But ultimately, won’t the proposed two-way downtown bike loop make crashes like this more likely?

    (I realize there is much more to the bike plan than that area, but this being a crash related to sidepath/sidewalk cycling near downtown, it does make me think of that.)

    1. Bill LindekeBill Lindeke

      This is the exact route that I take going up Kellogg to get from West 7th to Cathedral Hill. It’s really the least worst choice, TBH, and it really sucks.

      My big dream is that we’d re-open the Selby Streetcar tunnel and make it into a bike route and artistic project.

      In actuality though, the bike loop design will have a safe route on Kellogg, most likely on the North-east side to stay as far away from those onramps as possible. Onramps are statistically the most dangerous places for people biking or walking.

    2. Alex CecchiniAlex Cecchini

      I think this highlights a shortcoming of 2-way protected bike infrastructure on one side of the street. But people walk on sidewalks in both directions. The author could easily have been on foot with a kid in a baby carrier (like I do all the time) and the same thing would have happened. So to me, this highlights that the problem isn’t necessarily 2-way bike lanes on one side, but how intersections are designed, the speed of cars one turns into on red, the allowance of turning on red in the first place, and poor driver skills/habits.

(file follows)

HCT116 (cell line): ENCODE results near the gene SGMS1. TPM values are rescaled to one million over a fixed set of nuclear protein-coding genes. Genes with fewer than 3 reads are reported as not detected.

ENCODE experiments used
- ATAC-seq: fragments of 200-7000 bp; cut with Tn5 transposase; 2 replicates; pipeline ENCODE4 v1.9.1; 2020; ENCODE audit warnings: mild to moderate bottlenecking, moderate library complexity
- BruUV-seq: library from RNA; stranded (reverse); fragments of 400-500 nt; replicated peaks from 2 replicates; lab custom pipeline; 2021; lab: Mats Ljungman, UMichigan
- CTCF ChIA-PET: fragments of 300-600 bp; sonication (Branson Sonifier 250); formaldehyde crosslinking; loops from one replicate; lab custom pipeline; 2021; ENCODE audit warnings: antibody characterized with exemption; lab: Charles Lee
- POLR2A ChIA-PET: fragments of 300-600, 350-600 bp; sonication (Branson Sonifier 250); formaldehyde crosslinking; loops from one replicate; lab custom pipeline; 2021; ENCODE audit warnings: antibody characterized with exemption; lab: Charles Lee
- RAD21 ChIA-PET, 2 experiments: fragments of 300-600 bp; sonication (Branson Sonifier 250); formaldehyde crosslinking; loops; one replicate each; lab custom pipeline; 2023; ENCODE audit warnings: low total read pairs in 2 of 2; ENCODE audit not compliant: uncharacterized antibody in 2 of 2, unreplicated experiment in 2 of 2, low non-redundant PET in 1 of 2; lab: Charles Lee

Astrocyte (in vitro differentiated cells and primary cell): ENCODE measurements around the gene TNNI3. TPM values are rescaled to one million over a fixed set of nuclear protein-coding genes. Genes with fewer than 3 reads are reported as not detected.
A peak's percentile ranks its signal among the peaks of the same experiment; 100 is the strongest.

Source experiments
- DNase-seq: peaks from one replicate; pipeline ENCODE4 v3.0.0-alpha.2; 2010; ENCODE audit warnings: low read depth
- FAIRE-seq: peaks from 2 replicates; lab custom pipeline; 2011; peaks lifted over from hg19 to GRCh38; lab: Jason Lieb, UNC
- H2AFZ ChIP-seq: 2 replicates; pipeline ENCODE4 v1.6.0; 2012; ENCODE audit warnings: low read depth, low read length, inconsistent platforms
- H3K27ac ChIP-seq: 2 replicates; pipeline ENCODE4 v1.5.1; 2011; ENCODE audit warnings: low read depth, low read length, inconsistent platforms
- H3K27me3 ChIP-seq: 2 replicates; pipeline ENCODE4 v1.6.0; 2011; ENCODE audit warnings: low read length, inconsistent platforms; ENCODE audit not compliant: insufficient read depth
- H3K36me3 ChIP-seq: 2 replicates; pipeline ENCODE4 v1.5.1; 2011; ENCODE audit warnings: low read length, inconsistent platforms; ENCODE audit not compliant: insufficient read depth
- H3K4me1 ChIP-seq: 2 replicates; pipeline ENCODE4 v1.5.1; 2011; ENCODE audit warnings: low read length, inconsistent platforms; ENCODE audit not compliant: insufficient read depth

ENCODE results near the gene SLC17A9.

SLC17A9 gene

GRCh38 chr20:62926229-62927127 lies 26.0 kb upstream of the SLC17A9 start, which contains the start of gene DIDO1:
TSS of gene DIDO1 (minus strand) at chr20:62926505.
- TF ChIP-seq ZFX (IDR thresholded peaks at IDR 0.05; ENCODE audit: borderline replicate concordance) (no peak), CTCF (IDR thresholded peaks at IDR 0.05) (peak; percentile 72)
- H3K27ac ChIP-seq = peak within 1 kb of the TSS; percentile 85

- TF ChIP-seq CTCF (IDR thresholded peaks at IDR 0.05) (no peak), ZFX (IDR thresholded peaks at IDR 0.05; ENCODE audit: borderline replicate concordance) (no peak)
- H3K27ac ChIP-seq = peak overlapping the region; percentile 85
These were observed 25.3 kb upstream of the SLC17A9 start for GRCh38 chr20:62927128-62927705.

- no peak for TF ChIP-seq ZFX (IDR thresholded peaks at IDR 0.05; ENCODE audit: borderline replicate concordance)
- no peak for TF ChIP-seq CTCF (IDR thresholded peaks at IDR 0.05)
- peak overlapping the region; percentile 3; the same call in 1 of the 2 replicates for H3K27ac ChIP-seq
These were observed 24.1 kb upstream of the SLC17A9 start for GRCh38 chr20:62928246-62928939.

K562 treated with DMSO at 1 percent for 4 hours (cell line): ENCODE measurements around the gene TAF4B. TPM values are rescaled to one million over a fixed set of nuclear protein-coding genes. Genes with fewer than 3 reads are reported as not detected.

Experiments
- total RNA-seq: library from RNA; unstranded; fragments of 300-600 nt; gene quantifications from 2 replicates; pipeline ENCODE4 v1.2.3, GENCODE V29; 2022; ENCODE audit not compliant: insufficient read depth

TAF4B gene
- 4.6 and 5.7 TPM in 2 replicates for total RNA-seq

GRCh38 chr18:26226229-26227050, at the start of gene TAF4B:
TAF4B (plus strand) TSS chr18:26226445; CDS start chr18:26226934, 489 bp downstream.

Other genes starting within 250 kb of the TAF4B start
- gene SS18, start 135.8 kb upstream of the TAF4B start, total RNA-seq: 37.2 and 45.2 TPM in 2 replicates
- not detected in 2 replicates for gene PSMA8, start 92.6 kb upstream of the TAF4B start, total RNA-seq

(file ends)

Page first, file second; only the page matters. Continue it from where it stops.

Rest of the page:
3. Julie Kosbab

      However, she could have easily been a pedestrian taken out by the same RTOR.

      A key issue here is that the motorist did not look right while making a right turn; a pedestrian would have been as at risk as Dana was.

      1. steve

        This us all true..yet a safe pedestrian or bicyclist must be defensive and always see the car and make eye contact or simply yield for safety..then yell like hell…

    4. Rosa

      Would you have this same thought if she (or her son) had been crossing the street in the crosswalk not on a bike?

      There’s no engineering solution for drivers just not respecting crosswalks or feeling like it’s OK to drive without looking at what they are driving toward. And clearly a feeling of moral responsibility doesn’t do it. Only some sort of enforcement of penalties on this kind of driving will make a change.